Ohio University

Ohio Valley Center for Collaborative Arts serves communities through arts-based Recovery Coalition 

Telehealth Sketch

In the 18 months since Ohio University launched the Appalachian Recovery Project, the Ohio Valley Center for Collaborative Arts (CoArts) in the College of Fine Arts has connected more than 80 women in recovery from substance abuse disorders leveraging art making as form of expressing and healing. 

CoArts has mobilized a team of music therapists, visual artists, filmmakers, and yoga practitioners as part of a regional coalition of university and community partners committed to increasing access to addiction treatment, recovery supports, and vocational training for justice-involved women from Hocking, Perry, Athens, Vinton and Morgan Counties. Together, artists and community members are creating unique experiences that demonstrate the transformative power of collaborative arts. Angela Sprunger, CoArts Assistant Director, is leading the arts-based programming. 

Since August of 2019, CoArts has partnered with Central Ohio Music Therapy LLC (COMT) to provide regular music therapy at four sites in two counties, says Sprunger. Music Therapist Jessica Fletcher travels to treatment sites where she hosts group sessions using instruments, singing, and songwriting. Music Therapy has a research-driven record of supporting addiction recovery programs, and when used in court-related services has been proven to increase program retention and completion rates, as well as long term recovery rates. In response to COVID-19, two of the four sites receiving therapy services were unable to make the transition to telehealth or distanced in-person therapy, Sprunger adds. However, for the two sites that adapted to the transition, Central Ohio Music Therapy LLC has continued to provide a connection to the outer world and inner self. 

“Every time we work with someone from the outside it melts the shame a little,” says the case manager at Rural Women’s Recovery Program. “I love watching it happen. Even when we are virtual. A big smiling face on the screen shares her excitement to work with the women and for a moment they don't trust it and then I watch them shift, relax a little more and let her into the relationship. It's these healthy connections, these moments, that are priceless in our work to heal as whole women.” The name of the staff person has been withheld for privacy.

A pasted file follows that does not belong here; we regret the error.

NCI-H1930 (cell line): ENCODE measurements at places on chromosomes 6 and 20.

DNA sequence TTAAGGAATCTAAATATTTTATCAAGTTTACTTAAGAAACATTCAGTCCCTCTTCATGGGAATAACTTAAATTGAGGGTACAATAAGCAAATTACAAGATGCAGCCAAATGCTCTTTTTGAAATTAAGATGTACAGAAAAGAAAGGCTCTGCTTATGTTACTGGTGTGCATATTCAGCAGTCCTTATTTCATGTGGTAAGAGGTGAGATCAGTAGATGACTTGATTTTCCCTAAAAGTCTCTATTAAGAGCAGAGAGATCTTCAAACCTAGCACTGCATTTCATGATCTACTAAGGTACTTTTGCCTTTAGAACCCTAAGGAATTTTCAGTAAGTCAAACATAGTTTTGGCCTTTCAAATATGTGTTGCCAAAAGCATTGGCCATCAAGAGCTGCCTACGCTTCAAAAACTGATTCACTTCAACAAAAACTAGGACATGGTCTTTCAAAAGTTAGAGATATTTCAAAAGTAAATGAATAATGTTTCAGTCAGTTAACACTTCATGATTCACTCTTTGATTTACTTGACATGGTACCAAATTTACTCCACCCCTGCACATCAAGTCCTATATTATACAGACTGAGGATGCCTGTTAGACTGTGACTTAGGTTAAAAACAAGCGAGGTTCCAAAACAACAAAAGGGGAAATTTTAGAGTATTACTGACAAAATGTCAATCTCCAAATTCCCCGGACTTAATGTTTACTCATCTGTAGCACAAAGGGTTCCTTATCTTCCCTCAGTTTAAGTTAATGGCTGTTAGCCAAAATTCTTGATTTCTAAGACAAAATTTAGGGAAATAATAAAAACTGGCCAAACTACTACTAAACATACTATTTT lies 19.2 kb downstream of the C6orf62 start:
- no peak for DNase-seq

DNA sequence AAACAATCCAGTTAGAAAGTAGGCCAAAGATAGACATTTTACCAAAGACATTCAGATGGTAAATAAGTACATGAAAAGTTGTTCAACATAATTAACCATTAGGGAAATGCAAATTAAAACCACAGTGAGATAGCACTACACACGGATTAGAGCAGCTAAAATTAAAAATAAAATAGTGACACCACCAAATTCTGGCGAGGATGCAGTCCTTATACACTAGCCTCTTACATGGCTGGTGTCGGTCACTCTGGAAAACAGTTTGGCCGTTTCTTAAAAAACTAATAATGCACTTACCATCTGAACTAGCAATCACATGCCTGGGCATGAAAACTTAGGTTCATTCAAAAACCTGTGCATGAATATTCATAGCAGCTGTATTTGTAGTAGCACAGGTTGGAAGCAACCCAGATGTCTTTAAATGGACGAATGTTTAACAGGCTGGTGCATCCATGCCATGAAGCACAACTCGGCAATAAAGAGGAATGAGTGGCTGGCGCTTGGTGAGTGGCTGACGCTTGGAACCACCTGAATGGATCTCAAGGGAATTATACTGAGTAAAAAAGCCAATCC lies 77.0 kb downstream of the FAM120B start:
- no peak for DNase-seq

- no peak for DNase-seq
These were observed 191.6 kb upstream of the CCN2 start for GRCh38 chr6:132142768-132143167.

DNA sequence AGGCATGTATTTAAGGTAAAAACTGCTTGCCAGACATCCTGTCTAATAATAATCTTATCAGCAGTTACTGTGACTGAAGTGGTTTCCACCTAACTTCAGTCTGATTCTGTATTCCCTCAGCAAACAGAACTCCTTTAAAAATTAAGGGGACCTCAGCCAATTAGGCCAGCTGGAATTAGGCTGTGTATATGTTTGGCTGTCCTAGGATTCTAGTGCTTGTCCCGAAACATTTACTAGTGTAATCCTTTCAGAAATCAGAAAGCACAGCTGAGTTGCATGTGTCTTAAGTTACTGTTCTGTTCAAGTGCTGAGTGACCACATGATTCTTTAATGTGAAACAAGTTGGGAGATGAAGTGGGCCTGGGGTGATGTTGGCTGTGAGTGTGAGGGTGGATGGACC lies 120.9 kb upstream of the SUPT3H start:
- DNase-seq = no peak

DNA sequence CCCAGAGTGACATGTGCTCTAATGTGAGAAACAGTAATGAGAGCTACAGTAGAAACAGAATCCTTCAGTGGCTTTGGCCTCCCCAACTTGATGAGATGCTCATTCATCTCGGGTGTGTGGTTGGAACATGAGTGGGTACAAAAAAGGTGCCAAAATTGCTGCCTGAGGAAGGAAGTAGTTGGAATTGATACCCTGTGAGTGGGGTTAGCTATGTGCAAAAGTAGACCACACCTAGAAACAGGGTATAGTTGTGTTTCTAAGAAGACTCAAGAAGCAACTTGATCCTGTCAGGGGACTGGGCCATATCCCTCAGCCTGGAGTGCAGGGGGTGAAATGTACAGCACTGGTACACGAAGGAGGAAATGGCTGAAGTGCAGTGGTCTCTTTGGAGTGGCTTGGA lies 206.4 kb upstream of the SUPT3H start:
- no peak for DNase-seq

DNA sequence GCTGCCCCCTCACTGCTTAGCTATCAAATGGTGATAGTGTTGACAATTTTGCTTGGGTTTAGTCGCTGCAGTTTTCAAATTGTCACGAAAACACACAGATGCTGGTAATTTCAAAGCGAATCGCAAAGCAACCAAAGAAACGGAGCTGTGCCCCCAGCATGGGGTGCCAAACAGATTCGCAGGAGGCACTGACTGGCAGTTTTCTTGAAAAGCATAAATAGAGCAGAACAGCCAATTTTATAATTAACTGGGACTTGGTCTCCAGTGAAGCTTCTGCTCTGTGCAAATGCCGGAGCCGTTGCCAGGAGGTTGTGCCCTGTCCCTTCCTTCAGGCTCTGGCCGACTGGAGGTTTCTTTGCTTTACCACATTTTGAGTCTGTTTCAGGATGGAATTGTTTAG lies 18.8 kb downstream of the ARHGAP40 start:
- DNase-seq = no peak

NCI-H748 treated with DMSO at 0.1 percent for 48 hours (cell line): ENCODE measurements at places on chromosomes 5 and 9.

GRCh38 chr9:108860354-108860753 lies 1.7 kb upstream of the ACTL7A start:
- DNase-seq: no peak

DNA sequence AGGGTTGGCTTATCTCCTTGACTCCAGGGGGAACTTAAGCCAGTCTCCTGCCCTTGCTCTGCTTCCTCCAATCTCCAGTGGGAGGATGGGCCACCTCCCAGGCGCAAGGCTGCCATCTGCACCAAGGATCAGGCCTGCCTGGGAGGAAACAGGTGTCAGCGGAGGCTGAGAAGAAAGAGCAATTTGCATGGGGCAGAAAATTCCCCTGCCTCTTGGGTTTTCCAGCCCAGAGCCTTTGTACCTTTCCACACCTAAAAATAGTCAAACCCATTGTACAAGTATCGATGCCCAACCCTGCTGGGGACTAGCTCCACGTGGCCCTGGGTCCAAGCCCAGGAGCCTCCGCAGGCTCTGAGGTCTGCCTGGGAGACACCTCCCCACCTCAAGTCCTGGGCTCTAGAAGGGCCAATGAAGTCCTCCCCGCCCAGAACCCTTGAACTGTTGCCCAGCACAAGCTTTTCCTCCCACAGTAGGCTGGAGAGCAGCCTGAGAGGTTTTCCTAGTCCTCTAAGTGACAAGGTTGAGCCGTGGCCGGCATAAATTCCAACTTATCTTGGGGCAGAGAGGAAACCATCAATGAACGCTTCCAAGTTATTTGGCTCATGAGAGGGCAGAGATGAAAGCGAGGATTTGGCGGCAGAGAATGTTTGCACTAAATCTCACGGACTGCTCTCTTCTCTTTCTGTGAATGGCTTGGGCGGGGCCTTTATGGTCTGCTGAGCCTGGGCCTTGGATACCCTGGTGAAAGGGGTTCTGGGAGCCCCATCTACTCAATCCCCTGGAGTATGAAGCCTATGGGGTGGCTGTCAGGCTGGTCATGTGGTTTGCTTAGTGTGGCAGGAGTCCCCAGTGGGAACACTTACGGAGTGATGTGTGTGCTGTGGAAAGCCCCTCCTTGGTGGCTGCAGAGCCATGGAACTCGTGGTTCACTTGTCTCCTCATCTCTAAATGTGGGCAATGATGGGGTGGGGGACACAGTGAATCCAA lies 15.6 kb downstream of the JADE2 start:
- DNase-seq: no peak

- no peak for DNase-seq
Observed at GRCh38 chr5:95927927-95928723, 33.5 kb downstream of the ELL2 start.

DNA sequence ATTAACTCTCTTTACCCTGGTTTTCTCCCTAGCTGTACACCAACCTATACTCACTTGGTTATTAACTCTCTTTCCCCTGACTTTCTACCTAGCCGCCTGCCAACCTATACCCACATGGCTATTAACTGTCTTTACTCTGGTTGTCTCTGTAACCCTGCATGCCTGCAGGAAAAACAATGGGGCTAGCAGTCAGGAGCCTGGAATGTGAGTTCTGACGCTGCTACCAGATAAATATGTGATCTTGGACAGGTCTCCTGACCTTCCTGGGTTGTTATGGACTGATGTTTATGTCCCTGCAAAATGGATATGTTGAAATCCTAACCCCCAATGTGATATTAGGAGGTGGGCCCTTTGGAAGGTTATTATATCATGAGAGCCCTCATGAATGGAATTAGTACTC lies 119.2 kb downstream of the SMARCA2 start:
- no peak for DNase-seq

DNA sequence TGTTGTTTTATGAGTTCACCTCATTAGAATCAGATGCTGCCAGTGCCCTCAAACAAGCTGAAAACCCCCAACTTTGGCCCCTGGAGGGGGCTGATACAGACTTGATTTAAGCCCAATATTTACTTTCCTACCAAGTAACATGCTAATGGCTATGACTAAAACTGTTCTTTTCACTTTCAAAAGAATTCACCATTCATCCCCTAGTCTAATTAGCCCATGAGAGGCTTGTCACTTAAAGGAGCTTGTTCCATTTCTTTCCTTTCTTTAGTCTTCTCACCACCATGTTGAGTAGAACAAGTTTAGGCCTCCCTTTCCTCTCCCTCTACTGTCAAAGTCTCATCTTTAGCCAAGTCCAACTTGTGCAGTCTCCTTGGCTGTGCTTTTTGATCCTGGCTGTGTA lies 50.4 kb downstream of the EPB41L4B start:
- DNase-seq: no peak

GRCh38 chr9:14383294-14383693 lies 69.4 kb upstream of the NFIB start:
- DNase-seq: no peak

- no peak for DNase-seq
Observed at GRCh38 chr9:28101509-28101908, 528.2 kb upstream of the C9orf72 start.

In order to build upon and complement the Central Ohio Music Therapy LLC sessions, Sprunger led a team of interdisciplinary artists to co-create and offer the following expressive arts workshops during summer of 2020. Examples include: 

  • Recovering Genealogies, created by Cassidy Brauner (Emerging Artist Fellow at the College of Fine Arts’ School of Art + Design). 
  • Yoga for Recovery, created by Erin Phfaler (Athens-based registered yoga teacher). A six-part movement series paired with Music Therapy sessions to care for bodily trauma; staff members at partner treatment sites receive free access to Phfaler’s weekly yoga classes. 
  • Digital Animation, created by Lindsey Martin (Assistant Professor, School of Film). Participants learned to design and animate characters using iPads and other digital media; the workshop emphasized technical skills and reflective, narrative methods. 
  • Occupational Therapy, created by Courtney Enos (Occupational Therapist). Participants reflect on their experiences with an occupational therapist as a transferrable experience to future work and interests. 

All arts-based programming is women-led and women-centered. 

Research shows that, broadly, creative arts practices bolster traditional substance abuse recovery programs by developing right-brain activity, improving focused attention, flexibility, patience, self-discipline, and teamwork, says Sprunger. By providing safe ways to process and release disruptive feelings, the arts-based recovery programs build a sense of purpose, demonstrating how visualizing positive change can impact one’s life. 

“As teachers and researchers in their respective fields, the professional artists have found the community-driven programming to be mutually beneficial. For one, their creative practices elicit a response from workshop participants in new and exciting ways,” says Sprunger. 

CoArts’ mission is to support socially-engaged, grounded and cross-sector collaborative extensions of the fine arts. Funding for this project comes from the Appalachian Regional Commission (POWER grant, 2019) and the Ohio Arts Council (ArtNEXT grant, 2019). For more information contact Sam Dodd, director and co-founder, Ohio Valley Center for Collaborative Arts, dodds@ohio.edu.